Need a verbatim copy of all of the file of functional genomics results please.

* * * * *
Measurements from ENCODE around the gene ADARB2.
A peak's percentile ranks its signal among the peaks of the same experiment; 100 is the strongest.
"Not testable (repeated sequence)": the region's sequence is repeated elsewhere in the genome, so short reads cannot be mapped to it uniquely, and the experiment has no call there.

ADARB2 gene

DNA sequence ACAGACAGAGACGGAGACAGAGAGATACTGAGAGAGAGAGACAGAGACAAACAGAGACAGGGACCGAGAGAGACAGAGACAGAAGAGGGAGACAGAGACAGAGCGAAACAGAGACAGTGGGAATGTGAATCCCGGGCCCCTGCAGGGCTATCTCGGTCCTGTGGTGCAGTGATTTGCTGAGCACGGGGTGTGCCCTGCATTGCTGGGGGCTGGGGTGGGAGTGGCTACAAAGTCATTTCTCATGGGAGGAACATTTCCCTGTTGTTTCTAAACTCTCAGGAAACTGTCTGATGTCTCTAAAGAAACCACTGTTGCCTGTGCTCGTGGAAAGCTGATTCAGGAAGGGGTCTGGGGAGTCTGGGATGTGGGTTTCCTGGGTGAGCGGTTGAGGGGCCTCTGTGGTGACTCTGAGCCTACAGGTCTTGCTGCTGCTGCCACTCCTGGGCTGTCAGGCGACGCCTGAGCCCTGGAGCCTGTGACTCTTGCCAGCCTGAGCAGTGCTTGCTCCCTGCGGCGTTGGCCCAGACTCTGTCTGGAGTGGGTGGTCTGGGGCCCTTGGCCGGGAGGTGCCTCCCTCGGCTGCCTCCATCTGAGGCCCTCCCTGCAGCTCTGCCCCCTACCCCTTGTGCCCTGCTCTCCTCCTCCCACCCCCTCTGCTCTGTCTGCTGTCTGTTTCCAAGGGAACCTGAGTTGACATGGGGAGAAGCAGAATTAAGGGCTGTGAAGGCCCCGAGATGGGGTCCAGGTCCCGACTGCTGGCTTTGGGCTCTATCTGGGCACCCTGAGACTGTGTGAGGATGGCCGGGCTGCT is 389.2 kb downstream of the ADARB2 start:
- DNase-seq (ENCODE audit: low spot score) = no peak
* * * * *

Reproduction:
Measurements from ENCODE around the gene ADARB2.
A peak's percentile ranks its signal among the peaks of the same experiment; 100 is the strongest.
"Not testable (repeated sequence)": the region's sequence is repeated elsewhere in the genome, so short reads cannot be mapped to it uniquely, and the experiment has no call there.

ADARB2 gene

DNA sequence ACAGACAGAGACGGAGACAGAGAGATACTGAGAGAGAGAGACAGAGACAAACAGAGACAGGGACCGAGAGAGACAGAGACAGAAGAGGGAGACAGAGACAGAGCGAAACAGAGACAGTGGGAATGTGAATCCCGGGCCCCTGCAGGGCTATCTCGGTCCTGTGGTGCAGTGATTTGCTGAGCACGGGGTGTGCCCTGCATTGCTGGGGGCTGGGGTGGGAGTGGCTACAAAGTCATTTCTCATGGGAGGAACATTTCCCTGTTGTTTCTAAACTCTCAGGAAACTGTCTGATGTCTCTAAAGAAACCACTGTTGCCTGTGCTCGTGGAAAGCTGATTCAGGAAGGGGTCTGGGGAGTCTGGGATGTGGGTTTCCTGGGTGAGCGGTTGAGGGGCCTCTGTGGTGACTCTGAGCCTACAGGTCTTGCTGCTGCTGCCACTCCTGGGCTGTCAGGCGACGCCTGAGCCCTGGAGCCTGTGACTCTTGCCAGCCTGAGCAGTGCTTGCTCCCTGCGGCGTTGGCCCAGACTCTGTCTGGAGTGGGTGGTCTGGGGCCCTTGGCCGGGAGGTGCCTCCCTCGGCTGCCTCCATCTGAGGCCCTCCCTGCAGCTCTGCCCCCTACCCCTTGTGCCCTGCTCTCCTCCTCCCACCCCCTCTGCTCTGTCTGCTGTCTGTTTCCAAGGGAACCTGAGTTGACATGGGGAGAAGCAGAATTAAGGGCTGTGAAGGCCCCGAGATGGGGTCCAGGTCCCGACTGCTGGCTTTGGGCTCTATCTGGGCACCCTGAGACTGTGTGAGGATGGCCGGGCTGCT is 389.2 kb downstream of the ADARB2 start:
- DNase-seq (ENCODE audit: low spot score) = no peak